Michael's cover identities always seem ridiculous to me, at least at the start. There's something so consciously obvious about them, like he's almost daring the mark to call him out--and that's intentional, I think. Donovan sells each new lie less on authenticity than on sheer force of will. Because he seems so odd as a redneck thug or a security guard with a drinking problem, when he doesn't break character, you can't help but buy into it. Because how could someone be so ridiculous and not be real?
Plus, there's the convenient way that so many of Michael's fake IDs appear just a little dumber than the people they're meant to fool. "Friendly Fire" goes in a different direction--in order to convince a local gang-leader to help him, Michael becomes "Louis," a man in a black suit and red shirt and tie who's not really the Devil, but could very well be the next best thing. Westen rasps his voice out even more thoroughly than usual, he does that "either I'm trying to figure out something or I'm just so much smarter than you I'm bored" look, and he keeps snapping his fingers before things explode. It's over-the-top, and laughable, but because he never lets on that its a joke, it's effective. And, much like the rest of the episode, a fair bit of fun.
We all knew Sam had a past--everyone does, and it's a good bet that any friends of Michael's have extra special back stories. This week, we learn about Sam's old friend/enemy Mack, a guy who pissed Sam off so thoroughly that Sam hits him. Twice. Mack needs help. A child kidnapper, having faked his own death in Houston, is now hiding in Miami under the protection of another bad guy (Danny Trejo!), and Mack wants Sam and friends to help him take the bastard down. It's a noble enough cause that Sam can't refuse him, and that's where "Louis" comes in. The only real way to track the kidnapper is through a local crime lord, and since those guys usually don't respond well to polite requests, Michael decides to bust out the pseudo-Satan routine.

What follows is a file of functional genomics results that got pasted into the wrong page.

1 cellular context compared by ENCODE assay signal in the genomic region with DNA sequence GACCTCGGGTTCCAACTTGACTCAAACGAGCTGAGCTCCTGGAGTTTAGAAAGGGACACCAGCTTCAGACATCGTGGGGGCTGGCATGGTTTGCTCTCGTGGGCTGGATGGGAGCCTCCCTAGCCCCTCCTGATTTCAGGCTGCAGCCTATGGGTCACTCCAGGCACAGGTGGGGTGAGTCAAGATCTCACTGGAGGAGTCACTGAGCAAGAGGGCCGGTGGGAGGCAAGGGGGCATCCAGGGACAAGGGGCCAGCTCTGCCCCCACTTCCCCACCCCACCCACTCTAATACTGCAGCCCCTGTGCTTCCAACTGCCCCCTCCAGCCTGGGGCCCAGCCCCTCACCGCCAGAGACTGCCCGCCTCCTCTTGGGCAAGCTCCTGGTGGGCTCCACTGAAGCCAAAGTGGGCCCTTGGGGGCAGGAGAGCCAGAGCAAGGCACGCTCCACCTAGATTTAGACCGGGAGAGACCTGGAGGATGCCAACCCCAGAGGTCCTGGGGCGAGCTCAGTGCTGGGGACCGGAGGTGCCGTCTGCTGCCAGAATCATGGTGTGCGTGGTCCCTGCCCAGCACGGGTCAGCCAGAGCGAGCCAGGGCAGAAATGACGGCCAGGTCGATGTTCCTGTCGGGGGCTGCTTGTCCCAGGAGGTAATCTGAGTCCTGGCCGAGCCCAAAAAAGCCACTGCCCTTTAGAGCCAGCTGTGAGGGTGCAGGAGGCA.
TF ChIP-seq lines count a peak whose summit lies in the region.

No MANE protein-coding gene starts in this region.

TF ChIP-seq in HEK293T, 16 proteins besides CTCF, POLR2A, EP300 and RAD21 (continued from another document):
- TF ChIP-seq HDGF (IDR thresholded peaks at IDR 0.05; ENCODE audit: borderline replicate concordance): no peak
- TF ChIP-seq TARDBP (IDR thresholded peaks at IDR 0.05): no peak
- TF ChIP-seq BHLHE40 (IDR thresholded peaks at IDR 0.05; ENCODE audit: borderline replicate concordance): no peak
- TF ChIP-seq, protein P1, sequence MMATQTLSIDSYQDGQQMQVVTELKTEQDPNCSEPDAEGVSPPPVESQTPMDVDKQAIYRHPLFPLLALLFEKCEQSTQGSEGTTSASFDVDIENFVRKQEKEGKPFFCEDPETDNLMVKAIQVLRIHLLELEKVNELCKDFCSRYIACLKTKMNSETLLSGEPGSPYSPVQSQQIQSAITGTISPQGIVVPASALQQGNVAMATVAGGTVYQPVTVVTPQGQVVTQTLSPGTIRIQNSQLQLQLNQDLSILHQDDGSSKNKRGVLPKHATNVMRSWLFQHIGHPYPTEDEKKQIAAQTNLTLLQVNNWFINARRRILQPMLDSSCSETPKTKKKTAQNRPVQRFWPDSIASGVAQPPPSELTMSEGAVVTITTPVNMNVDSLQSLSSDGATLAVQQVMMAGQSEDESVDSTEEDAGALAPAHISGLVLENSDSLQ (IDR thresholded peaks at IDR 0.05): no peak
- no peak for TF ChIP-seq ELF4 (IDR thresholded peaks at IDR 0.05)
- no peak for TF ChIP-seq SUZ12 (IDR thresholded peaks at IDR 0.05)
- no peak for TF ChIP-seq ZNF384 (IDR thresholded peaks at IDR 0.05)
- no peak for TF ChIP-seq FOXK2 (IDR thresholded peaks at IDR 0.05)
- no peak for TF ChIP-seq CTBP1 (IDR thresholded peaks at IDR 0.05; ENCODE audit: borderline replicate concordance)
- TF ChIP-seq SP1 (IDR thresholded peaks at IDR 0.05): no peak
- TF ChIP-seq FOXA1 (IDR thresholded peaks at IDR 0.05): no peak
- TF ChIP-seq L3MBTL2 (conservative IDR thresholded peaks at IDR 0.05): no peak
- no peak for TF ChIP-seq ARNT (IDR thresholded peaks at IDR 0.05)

We also get some movement on the Gilroy plot. Michael meets him, plays up his reputation as a bad guy, and by the end of the episode, the two are on their way to becoming business partners. I'm still not overly enamored with this storyline. There's nothing all that compelling going on. Gilroy is sufficiently threatening, sure, but the model we're following, with Michael having to trick his way into a closer relationship with someone he can't trust, is something the series has already done. So far, there's no new angle here. We did get a nice scene with Michael and Fiona hooking up, but mostly, this just seems like by-the-numbers writing.
Thankfully, the main plot was stronger. Rincon had a surprising number of useful skills for a child-kidnapper, and the reveal that Mack hooked up with Sam's ex-wife years after their divorce, could've been better handled. (I didn't mind that Maddy got the answer out, I was just hoping for something more distinctive.) Mostly, though, it was an excuse to see Michael at his comic-book villain scariest. One of the big appeals of the show is how good Michael is at his job. (If he wasn't, the voice-overs would be boring as hell.) Excellence with a little bit of style thrown in is all I really need.
- When Sam and Fiona try and chase Rincon down, the locals mistake them for cops. To convince them otherwise, Fiona steals a car. Now that's improvisation in the field.
- I'm siding with Fiona on this one: why not just shoot Gilroy and get it over with? He'll have to be put down eventually.